Dáil Question on Energy Poverty

Dáil Question on Energy Poverty

Deputy Marc Ó Cathasaigh

Deputy Naughten is Chair of the Joint Committee on Social Protection, Community and Rural Development and the Islands. Excellent work is being done by that committee in the area of energy poverty. I have spoken strongly about the fact that we have responded in the short term and cash was the way to do that in the short term. We have long-term plans for the retrofitting of housing stock, which is absolutely where we should be headed in the longer term, but we need to do something in the medium term to reach those people the energy transition will otherwise leave behind.

Deputy Naughten outlined a number of ideas. I absolutely believe that smart meters should be part of what we are doing. There is a role for the regulator in helping people interpret the relevant data, particularly those who are at risk of fuel poverty. EnergyCloud can be part of the solution. I would love to see solar panels installed on every social home across Ireland – if that is possible – in order that people can feel the good of that energy transition in the medium term and are not just waiting for the long term.

Deputy Éamon Ó Cuív

I want to join with my colleagues. We are all on the same committee. There are two very simple things. There is energy out there. However, we are turning off the wind turbines because we think there is nobody to use it. There is plenty of energy available. There are people who need hot water or who maybe could use that energy to do other things in the evening. Let us use technology to people’s benefit.

The second point is one I do not understand. It will take years to refurbish every local authority house. I cannot understand why in the interim every local authority house is not getting solar panels as a separate parallel scheme. One does not interfere with the other. We need to be ruthlessly practical and we have to stop people coming up with all sorts of reasons not to do things. In this country, we have to adopt the motto of “Do it”. If there are issues to be resolved then resolve them and do not use them as barriers.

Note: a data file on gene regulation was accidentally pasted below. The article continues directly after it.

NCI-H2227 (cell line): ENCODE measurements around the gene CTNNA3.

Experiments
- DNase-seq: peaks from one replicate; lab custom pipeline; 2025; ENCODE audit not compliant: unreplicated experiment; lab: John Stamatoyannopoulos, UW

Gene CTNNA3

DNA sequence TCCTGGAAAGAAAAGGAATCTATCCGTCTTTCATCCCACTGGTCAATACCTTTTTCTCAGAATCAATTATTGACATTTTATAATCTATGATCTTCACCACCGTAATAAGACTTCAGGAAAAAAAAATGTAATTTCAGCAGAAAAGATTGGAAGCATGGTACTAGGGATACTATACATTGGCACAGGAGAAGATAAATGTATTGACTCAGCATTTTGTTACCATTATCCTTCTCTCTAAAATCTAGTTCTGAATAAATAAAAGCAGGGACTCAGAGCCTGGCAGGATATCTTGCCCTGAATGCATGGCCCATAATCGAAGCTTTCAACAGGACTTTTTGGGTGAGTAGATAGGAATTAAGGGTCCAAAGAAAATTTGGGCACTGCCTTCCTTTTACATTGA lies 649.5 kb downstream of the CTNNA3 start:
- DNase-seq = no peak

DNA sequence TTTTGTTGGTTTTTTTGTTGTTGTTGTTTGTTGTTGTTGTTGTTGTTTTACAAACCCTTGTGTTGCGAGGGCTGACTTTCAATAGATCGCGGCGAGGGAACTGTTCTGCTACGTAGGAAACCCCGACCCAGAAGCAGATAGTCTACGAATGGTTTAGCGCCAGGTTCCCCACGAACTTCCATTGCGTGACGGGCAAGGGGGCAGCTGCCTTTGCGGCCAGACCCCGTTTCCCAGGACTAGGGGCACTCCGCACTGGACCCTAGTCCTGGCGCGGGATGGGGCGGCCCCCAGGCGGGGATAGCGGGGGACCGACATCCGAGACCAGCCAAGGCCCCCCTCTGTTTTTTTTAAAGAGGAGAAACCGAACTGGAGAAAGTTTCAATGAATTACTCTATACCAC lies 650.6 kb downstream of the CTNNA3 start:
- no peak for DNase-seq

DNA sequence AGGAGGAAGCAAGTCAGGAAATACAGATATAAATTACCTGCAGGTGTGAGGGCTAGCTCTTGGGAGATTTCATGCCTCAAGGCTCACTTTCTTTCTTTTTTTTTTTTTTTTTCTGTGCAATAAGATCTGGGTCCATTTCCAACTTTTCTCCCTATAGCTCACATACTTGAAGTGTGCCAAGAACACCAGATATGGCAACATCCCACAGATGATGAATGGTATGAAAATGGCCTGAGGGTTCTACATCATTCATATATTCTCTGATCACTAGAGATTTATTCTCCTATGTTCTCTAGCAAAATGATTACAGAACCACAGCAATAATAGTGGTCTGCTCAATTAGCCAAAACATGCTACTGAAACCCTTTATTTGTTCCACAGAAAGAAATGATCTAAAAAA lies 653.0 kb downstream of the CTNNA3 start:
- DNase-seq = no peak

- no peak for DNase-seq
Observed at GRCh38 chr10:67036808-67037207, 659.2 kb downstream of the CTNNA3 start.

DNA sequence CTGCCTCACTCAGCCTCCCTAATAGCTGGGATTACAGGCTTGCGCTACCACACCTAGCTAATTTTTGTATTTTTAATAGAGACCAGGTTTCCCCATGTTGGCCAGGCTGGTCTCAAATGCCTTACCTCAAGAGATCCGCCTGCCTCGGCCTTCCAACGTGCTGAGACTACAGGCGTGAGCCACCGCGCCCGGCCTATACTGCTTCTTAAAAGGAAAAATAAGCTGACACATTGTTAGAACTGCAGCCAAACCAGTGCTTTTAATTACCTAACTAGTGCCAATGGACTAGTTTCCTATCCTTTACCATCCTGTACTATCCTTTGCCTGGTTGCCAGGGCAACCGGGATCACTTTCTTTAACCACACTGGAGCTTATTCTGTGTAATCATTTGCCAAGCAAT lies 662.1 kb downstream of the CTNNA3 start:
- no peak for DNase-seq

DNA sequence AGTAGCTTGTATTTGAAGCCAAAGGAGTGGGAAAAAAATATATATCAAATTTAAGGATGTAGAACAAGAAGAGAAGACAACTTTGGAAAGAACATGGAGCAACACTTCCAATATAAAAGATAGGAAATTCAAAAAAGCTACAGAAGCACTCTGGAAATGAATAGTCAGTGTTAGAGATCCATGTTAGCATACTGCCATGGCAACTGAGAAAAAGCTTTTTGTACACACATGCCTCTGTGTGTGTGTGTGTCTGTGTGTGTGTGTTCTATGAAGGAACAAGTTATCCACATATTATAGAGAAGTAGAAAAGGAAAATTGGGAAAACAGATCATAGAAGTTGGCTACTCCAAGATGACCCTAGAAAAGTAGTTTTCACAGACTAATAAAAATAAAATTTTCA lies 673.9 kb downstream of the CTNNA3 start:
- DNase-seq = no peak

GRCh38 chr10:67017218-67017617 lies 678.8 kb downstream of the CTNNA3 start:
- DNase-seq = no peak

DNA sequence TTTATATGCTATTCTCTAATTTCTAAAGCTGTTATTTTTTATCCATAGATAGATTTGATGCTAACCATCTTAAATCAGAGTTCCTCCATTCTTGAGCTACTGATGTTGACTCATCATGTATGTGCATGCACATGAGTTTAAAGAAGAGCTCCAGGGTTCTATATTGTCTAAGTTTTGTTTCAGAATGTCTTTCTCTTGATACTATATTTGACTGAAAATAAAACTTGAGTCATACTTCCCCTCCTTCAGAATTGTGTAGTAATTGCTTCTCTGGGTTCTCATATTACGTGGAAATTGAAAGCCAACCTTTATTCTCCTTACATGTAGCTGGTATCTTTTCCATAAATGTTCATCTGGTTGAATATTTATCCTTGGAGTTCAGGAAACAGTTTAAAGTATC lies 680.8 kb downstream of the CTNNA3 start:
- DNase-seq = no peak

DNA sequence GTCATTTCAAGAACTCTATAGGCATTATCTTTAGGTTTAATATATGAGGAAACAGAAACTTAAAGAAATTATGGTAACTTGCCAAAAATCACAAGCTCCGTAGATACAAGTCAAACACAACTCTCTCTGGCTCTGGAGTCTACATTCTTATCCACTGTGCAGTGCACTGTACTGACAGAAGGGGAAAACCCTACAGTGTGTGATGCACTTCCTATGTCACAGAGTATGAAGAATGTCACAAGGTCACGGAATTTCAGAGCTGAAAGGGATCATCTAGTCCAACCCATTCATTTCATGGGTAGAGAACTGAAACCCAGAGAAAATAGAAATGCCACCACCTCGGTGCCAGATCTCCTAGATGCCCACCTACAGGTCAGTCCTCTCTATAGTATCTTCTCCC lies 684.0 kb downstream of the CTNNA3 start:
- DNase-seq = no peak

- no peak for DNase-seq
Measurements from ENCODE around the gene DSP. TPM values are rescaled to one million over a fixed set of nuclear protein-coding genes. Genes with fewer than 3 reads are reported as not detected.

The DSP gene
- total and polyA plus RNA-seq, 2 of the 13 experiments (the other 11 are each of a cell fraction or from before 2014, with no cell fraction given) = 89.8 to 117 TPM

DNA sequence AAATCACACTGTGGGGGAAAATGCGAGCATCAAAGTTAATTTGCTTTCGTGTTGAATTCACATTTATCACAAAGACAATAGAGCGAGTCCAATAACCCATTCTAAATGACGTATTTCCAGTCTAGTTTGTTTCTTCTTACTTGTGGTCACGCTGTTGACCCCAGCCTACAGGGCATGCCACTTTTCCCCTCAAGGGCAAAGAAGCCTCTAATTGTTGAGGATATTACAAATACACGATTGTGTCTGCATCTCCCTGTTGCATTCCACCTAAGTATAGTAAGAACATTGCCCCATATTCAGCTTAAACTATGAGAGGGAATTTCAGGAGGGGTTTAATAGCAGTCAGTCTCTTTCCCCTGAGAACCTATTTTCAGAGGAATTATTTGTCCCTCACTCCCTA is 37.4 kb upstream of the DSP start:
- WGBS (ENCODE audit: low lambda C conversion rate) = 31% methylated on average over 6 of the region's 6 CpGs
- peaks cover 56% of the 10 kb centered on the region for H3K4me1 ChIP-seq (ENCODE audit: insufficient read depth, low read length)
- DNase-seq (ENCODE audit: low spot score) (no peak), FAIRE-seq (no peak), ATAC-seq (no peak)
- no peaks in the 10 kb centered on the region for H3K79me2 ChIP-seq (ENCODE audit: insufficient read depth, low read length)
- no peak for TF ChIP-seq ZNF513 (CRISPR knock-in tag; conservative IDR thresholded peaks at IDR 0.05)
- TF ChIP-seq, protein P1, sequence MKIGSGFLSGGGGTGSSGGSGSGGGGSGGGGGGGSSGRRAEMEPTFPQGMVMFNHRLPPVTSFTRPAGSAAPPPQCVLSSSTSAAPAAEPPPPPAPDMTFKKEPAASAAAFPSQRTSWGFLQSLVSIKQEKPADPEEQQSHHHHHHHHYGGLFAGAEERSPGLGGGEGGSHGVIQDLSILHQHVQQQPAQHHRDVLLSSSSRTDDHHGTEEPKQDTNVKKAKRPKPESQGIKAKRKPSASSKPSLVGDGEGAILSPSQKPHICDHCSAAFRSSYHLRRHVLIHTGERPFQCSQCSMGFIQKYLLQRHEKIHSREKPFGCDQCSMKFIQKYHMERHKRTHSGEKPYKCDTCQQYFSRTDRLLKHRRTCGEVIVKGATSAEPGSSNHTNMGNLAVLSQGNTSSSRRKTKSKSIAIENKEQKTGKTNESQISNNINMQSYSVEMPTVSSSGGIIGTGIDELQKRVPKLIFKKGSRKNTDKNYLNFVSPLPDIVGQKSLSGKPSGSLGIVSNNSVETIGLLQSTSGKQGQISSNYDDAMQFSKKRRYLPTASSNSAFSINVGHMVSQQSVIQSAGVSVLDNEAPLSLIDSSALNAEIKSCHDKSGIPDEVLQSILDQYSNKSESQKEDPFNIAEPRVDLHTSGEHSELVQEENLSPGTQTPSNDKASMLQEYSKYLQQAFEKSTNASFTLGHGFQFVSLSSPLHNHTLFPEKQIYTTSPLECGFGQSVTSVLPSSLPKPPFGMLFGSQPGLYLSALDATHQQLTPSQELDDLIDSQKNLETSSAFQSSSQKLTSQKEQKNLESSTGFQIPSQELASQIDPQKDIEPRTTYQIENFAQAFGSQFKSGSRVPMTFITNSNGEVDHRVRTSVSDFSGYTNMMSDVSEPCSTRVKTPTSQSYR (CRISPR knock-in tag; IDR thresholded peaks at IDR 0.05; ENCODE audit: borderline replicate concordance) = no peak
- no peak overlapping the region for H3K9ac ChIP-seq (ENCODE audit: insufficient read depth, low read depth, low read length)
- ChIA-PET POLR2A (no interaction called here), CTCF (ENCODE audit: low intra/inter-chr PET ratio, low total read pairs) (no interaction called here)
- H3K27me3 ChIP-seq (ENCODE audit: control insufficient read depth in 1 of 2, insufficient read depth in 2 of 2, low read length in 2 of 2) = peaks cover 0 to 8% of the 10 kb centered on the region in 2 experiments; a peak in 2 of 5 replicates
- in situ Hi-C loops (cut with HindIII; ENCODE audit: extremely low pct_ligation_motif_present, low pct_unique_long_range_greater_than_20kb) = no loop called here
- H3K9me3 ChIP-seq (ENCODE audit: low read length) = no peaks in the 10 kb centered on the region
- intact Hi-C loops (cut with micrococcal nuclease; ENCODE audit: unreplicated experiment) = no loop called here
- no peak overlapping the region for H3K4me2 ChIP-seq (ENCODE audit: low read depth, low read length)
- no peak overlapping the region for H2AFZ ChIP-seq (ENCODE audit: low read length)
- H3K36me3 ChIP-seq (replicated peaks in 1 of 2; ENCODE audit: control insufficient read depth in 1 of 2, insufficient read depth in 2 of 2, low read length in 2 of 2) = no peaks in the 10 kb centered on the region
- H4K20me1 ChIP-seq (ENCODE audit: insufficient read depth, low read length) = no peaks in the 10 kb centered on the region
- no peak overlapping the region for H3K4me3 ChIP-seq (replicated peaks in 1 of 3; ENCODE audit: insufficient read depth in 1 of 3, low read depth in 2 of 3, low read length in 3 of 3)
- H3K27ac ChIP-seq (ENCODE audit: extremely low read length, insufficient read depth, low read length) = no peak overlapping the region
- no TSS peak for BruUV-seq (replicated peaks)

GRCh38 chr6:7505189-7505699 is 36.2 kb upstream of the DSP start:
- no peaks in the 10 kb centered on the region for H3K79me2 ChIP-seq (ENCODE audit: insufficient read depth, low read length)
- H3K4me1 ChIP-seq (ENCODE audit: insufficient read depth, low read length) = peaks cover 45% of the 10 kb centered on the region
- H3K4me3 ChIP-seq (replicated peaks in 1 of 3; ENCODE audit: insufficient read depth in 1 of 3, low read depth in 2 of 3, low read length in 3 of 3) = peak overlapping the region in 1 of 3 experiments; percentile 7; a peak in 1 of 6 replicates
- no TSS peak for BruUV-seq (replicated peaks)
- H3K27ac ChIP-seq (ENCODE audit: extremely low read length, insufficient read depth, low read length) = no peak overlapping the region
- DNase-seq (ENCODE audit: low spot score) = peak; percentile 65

Deputy Eamon Ryan

I agree with all three Deputies. There is huge potential for us in the use of the smart metering system to improve both energy savings and the use of wind power and, in particular, solar power. I also agree that the application or the widespread deployment of solar will be a major part of the energy future, even in cloudy Ireland. I absolutely agree that all three of those initiatives are something we should advance at full speed and in every way we can.

Deputy Naughten referred to the SEAI, which has a role, but I also believe that the regulator has the key role. It has taken us time to get the scale of smart metering we now have but we are within sight to having universal access to smart metering. This then makes it much easier for us to be able to deploy them in a way that is much more effective and to increase the use of them for variable charging and other mechanisms that will see their real benefit coming through. I look forward to any recommendations from the committee in that regard. From my perspective that is exactly the direction we need to go. The characteristics of this new energy system is a balancing system where we really ramp up demand when the volume of renewable power is there and we manage it efficiently when it is not. I agree 100% with what the three Deputies said.